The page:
Vaccine Science & Options
Vaccines help eradicate many diseases throughout the world.
The production of vaccines involves growing a virus in living cells. Historically they have been manufactured by using animal cell lines that contain the Deoxyribonucleic Acid (DNA) of that animal. Within the final product some residual living DNA remains as a contaminant in the vaccine as it cannot all be filtered out. In 1979 changes were introduced to vaccine manufacturing previously made in animal cell lines to manufacturing in human fetal cell lines. Therefore with each dose of the vaccines newly manufactured on human cells we are injecting children and adults with residual human fetal DNA and in some cases a retrovirus.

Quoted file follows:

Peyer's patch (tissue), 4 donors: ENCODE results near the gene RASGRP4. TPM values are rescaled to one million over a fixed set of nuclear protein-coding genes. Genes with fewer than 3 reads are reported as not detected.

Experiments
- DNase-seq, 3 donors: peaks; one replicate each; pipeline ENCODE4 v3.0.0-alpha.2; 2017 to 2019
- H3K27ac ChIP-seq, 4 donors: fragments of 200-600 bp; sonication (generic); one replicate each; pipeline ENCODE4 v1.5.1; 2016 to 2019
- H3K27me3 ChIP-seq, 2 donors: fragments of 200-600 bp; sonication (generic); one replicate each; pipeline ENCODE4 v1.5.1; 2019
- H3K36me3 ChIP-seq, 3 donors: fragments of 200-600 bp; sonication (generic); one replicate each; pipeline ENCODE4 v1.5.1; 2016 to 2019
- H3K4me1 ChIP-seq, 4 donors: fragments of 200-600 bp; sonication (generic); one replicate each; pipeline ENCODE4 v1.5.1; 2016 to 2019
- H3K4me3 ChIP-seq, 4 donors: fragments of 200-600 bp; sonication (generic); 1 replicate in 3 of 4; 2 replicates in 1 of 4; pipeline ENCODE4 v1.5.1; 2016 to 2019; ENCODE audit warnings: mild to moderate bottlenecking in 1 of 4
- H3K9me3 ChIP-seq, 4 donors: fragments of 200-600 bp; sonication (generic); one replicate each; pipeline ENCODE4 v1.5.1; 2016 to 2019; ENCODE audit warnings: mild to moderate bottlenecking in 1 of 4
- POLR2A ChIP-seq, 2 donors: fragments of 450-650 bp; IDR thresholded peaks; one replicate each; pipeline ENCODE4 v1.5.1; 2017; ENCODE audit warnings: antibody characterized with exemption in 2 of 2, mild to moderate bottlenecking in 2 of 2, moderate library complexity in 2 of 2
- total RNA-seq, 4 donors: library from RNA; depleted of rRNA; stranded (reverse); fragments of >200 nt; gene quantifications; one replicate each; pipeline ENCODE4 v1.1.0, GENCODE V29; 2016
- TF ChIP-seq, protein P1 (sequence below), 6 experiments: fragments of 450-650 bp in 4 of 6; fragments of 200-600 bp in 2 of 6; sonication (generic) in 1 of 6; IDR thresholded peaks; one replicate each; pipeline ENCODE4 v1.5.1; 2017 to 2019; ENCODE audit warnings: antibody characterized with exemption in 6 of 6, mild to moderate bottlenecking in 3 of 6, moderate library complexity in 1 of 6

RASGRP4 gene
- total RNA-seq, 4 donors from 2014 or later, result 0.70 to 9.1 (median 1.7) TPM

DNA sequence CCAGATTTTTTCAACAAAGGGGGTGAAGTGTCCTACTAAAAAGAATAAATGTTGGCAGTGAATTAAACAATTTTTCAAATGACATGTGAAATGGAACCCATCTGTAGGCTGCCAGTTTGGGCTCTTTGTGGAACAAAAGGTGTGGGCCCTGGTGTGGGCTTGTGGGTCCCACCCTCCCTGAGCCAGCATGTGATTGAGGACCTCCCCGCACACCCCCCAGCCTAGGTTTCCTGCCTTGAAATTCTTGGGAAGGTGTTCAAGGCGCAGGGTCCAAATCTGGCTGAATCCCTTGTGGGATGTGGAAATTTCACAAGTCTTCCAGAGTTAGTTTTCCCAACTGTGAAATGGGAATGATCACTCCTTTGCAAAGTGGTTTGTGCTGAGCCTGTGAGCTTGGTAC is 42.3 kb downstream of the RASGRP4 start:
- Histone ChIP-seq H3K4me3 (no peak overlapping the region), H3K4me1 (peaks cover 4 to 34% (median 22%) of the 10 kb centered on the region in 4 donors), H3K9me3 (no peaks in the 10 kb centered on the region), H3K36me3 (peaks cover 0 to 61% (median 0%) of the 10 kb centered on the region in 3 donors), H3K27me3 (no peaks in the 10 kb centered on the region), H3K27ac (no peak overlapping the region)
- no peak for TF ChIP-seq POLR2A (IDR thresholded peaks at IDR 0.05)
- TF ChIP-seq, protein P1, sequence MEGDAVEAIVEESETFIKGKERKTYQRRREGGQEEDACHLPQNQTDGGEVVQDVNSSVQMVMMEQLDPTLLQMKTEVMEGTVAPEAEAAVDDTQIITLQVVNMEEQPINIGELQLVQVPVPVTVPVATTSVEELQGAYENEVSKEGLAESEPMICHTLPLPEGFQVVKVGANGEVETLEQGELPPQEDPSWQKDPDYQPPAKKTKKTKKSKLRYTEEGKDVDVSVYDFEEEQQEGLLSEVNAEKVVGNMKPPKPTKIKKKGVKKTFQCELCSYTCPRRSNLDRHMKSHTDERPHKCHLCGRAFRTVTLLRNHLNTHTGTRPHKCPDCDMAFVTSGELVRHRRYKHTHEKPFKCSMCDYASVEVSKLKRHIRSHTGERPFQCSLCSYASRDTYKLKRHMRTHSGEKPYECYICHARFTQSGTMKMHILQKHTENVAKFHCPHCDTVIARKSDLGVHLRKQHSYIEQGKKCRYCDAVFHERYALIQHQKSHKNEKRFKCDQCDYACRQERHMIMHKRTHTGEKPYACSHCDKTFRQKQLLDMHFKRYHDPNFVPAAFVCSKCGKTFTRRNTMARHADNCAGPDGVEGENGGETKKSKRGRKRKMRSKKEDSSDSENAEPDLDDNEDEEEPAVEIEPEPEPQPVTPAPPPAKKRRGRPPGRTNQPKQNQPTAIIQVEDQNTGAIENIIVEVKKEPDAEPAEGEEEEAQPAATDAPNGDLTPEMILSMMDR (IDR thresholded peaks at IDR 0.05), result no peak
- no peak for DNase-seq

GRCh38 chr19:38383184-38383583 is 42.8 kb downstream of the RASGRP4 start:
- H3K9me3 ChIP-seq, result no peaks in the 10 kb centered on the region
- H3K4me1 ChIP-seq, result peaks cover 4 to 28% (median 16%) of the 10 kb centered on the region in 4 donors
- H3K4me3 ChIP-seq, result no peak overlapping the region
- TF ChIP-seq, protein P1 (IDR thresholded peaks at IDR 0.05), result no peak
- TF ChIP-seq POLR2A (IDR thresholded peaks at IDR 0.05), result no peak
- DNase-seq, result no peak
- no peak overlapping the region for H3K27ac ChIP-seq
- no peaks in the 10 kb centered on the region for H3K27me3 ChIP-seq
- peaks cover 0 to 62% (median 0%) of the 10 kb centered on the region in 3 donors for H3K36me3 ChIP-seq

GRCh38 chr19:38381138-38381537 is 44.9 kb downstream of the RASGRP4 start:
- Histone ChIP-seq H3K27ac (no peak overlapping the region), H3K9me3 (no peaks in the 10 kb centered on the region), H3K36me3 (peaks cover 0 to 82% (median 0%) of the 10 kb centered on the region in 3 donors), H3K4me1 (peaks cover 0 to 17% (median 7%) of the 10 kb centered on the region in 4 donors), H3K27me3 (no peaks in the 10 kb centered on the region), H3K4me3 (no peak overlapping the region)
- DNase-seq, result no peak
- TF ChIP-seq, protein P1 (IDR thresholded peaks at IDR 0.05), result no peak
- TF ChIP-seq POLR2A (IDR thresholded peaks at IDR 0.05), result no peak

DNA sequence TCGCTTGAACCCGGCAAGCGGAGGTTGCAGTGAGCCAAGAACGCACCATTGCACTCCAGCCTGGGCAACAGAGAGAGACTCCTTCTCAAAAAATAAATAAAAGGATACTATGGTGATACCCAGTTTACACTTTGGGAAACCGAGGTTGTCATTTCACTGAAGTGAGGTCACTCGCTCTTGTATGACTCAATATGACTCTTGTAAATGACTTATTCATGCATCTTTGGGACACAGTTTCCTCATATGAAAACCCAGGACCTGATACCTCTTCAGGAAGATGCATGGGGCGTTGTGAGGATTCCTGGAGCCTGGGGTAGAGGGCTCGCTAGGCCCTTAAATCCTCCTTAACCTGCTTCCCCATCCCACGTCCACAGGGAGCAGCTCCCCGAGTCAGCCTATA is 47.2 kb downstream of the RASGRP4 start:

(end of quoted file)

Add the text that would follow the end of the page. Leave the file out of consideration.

It is a well understood scientific fact that lose, living human DNA in a human can insert into the genome of that human. As the DNA in the genes govern the function of cells, such DNA insertions can seriously disrupt the function of the invaded cell. If this loose DNA invades the genes governing the function of a nerve cell in the brain, such disruption can have devastating consequences. Therefore, SCPI researches the potential health risks of the residual human DNA found in the products we use.
Many scientists have now hypothesized that cancer and other childhood neurological diseases such as autistic disorder are caused by mutations in the child’s DNA. This conclusion is based upon finding numerous mutations in the brains and/or blood of such children which cannot be found in their parents, these are called de novo mutations. They are caused by something that happens to the child after birth. SCPI researches have extensively reviewed the potential health risks posed by this residual human DNA. Based upon that research, SCPI does ongoing research and seeks to raise awareness of the potential health risks of manufacturing medical products on human cell lines.